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Locally Sourced Science

LSS 60: Dogs and their diseases (part 1)

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In the first part of series about our canine friends LSS explores dog diseases. Starting with an inteview of Dr. Scott Coonrod of the Baker Institute for Animal Health by Liz Mahood. Dr. Coonrod focuses his research attention on cancer in dogs, in particular, hemangiosarcoma, a common and often untreatable form of canine cancer.

Is the second part of the show Candice Limper talks to Robert Alexis Lopez-Astacio, a first generation graduate student from Puerto Rico studying parvovirus in Dr. Colin Parrish’s lab. Robert shares his story of getting into research, what drives him to do science and how he found his way to Ithaca.

Contributors: Luisa Torres  | Esther Racoosin | Liz Mahood | Candice Limper

Producer: Esther Racoosin

Music: Show Theme by Joe Lewis and Cêcê Giannotti.

LSS 59: Fun with the Fungi

The fungi edition features Luisa Torres interview with Dr. Teresa Iturriaga and Robert Dirig of Cornell Plant Pathology Herbarium. They discussed the collection of preserved fungi samples, photos of mushrooms and lichens and pathologic specimen. This organization has been at Cornell University since the 1800s.

If anyone is interested in checking out the collection of specimen the herbarium is open by appointment only. Prior to your visit contact Teresa Iturriaga at cup-herbarium@cornell.edu.


In the short segment, we learn about how baker’s yeast (Saccharomyces cerevisiae) is able to survive under stress conditions and how these same survival mechanisms are being utilized in other microbes pathogens.

Vandana Raghavan: Ph.D. Candidate on the brink of defending her thesis


Eric Alani: Cornell University Professor

Contributors: Luisa Torres  | Esther Racoosin | Liz Mahood | Candice Limper | Cecil Barnett-Neefs

Producer: Cecil Barnett-Neefs

Music: Show Theme by Joe Lewis and Cece Giannotti. “Funky Energy Loop” Kevin MacLeod (freepd.com). Licensed under Creative Commons: By Attribution 1.0 License

LSS 58: Earth Day Edition: Soil science, Energy Day at Cornell and a short history of Climate science.

The Earth Day edition features Candice Limper’s interview with Soil scientist Joseph Amsili.  They discuss the living things that benefit soil’s health and how paying greater attention to the quality of soils can benefit the planet. Amsili is an extension associate in the Soil and Crop sciences section at Cornell University.  Joe will be making a presentation at the upcoming workshop on Climate Wise Gardening.

Joseph Amsili holding an alfalfa plant
Joseph Amsili holding an Alfalfa plant

In the second half of the show LSS’s Liz Mahood presents a short history of Climate science.  A list of references is below:

Esther Racoosin visits a poster session at Cornell’s Energy Day, hosted by Cornell Energy Systems Institute and the Cornell Energy Systems Club.

Zach Lee presents his poster

Contributors:  Candice Limper | Liz Mahood | Esther Racoosin | Patricia Waldron

Producer:  Esther Racoosin

Music:  Show Theme by Joe Lewis and Cece Giannotti. Episode includes pieces “Inamorata” and “Idle Ways” from Blu Dot Sessions.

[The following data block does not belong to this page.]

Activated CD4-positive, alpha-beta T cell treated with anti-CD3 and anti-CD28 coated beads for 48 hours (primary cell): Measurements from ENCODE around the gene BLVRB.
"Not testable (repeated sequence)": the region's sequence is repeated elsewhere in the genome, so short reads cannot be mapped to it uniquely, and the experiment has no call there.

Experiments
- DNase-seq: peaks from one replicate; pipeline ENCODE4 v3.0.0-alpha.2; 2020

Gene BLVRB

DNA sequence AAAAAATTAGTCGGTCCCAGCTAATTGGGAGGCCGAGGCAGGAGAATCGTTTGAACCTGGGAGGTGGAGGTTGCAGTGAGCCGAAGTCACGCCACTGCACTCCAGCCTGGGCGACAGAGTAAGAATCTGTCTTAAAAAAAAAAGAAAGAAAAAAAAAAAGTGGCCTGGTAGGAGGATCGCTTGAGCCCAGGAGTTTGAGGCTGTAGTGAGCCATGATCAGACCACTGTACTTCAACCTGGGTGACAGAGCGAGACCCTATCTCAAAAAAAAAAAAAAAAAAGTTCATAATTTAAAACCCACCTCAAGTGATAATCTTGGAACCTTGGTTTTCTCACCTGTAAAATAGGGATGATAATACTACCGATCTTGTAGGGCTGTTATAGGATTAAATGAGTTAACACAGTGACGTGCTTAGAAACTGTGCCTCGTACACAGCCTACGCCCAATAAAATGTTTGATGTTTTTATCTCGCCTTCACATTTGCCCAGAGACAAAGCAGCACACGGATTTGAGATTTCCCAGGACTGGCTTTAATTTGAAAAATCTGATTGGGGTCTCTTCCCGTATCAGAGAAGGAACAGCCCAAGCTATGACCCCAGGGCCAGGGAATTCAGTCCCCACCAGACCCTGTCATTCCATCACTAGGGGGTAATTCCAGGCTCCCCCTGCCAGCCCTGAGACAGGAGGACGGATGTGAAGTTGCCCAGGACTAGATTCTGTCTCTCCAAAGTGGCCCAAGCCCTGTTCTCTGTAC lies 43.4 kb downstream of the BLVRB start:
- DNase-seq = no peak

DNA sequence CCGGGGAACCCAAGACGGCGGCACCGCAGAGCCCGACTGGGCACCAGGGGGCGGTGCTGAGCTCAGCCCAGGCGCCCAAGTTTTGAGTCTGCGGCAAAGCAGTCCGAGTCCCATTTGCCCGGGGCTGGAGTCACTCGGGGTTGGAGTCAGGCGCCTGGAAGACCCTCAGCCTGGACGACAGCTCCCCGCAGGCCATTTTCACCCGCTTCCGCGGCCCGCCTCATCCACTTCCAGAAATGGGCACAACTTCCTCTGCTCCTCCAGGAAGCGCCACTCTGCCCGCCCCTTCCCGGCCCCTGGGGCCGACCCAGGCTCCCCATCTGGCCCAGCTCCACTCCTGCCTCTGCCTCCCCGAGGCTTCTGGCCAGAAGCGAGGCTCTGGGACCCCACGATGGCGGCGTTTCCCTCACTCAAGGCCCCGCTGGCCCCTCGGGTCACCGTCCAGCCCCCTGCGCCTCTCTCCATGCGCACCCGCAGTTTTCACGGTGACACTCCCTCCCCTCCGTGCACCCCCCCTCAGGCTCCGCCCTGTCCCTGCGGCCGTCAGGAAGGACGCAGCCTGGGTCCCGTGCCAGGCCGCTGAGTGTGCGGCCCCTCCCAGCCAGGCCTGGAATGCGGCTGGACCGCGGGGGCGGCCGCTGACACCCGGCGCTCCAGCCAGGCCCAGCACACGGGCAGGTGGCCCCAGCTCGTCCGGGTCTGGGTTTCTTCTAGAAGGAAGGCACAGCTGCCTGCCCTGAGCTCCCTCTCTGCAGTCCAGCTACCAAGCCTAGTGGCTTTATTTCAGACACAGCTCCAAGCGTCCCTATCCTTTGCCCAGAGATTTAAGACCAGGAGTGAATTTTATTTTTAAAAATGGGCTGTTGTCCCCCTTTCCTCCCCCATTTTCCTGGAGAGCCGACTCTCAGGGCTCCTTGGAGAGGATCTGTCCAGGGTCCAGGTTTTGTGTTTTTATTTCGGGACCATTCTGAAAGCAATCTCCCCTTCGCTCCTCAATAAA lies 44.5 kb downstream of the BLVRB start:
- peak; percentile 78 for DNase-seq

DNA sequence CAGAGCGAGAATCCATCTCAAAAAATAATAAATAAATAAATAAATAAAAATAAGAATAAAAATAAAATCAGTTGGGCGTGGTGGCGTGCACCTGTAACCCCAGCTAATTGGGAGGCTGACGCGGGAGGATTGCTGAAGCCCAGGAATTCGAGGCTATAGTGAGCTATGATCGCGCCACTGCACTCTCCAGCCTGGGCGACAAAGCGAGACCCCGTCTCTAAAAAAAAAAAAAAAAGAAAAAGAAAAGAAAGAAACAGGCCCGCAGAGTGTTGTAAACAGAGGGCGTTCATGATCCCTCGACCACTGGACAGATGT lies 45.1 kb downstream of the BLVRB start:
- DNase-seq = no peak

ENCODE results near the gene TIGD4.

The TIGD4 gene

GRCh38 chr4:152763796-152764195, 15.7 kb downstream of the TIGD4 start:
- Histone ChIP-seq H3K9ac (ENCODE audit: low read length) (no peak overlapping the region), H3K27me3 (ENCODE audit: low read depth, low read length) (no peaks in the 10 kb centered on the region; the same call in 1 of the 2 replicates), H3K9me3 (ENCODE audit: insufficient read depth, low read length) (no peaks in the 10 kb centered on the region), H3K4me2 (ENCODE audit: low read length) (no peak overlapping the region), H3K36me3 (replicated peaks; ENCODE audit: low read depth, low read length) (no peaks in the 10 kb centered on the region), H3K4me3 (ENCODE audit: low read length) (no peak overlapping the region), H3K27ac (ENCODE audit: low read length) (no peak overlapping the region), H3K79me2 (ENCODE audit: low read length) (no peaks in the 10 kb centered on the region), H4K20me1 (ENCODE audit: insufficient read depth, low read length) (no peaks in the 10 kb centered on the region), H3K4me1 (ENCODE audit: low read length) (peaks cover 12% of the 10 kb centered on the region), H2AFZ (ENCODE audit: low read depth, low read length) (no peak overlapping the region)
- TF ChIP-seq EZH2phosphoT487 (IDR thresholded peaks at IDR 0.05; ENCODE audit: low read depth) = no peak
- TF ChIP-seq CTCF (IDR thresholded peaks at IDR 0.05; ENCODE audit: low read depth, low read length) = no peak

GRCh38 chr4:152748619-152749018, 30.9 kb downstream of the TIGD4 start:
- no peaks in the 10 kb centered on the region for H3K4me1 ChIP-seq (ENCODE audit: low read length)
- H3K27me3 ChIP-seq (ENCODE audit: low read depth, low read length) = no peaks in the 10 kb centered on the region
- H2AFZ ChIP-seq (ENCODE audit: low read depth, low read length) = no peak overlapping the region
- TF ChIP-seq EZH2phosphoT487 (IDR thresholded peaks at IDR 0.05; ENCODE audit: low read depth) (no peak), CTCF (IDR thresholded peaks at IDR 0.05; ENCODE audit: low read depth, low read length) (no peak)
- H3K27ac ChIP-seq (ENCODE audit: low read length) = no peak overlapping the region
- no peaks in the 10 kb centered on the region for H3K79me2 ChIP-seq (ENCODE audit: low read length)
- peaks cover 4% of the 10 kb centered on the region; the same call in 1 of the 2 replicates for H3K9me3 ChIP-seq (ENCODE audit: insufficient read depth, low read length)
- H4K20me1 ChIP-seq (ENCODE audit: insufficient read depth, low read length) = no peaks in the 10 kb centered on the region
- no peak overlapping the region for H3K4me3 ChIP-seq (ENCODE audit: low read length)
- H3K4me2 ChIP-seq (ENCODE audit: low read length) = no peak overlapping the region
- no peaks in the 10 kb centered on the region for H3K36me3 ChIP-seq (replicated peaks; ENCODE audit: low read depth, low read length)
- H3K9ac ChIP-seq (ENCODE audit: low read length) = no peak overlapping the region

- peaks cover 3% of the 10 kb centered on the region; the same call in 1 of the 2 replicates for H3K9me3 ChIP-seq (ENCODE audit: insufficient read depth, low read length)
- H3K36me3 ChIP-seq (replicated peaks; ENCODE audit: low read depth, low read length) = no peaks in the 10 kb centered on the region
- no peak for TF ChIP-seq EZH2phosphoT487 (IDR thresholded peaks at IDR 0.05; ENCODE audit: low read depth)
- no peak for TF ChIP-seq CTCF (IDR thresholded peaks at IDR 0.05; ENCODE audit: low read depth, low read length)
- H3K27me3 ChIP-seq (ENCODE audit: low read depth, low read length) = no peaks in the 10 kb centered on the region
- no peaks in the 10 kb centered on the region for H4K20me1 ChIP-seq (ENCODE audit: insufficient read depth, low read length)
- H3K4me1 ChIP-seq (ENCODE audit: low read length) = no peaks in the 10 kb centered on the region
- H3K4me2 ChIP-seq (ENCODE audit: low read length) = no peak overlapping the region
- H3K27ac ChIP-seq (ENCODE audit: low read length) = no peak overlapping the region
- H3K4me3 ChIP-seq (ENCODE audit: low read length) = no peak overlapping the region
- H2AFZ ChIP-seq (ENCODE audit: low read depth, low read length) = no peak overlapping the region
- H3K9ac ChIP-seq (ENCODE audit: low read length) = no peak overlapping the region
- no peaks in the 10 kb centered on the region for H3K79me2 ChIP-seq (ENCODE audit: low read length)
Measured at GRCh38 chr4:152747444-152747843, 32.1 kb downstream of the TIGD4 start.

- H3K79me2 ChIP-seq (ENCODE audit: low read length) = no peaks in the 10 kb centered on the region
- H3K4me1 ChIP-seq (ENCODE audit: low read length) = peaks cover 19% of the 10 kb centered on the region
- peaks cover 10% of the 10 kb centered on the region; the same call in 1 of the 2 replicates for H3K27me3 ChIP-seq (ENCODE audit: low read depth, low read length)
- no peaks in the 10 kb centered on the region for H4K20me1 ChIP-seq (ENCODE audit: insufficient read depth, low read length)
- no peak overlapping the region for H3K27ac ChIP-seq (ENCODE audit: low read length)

LSS 57: Women in STEM, Science and Health Communication, Nobel Prizes

The last show of March brings in discussions about the numerous gender-based obstacles that impede research and career advancement for women in STEM fields (science, technology, engineering, and math) and how men can be better allies to women in the sciences; the most recent Nobel prize winner in physics; breast cancer screening overuse, and our science event calendar.

As always the science is local, fresh, and yours to enjoy.

The main interview takes us on location to D.C. for the annual American Association for the Advancement of Science (AAAS) meeting held in February. The first segment is with Christine O’Connell, a Cornell alumna, who was the founding Associate Director at the Alan Alda Center for Communicating Science at Stony Brook University where she helped create and build the Center and its curriculum to international acclaim. O’Connell is currently an assistant professor of communicating science at Stony Brook University’s School of Journalism.

The second segment is with Bruce Lewenstein, professor and chair of science and technology studies in the College of Arts and Sciences and professor of communication in the College of Agriculture and Life Sciences at Cornell.

In the short history piece we learn about Donna Strickland, whose doctoral studies at the University of Rochester were recognized with a Nobel Prize in 2018. The prize was awarded for the development of techniques to make ultra-short, ultra-intense laser pulses. This plays a role in anything that needs really high intensity light from eye surgery to laser-based acceleration of charged particles.

The final interview is with Dr. Sunita Sah, a former physician and now an assistant professor at Cornell’s Johnson Graduate School of Management. Dr. Sah studies institutional corruption and ethics in decision making. She is a co-author on a new study that finds that in the US we are inadvertently overusing breast cancer screening and other healthcare services.

Calendar links:

Contributors: Mark Sarvary | Patricia Waldron | Kitty Gifford | Esther Racoosin

Producer: Mark Sarvary

Music Credits:

Show theme by Joe Lewis and Cece Giannotti

“Laser Groove” Kevin MacLeod (incompetech.com)
Licensed under Creative Commons: By Attribution 3.0 License
http://creativecommons.org/licenses/by/3.0/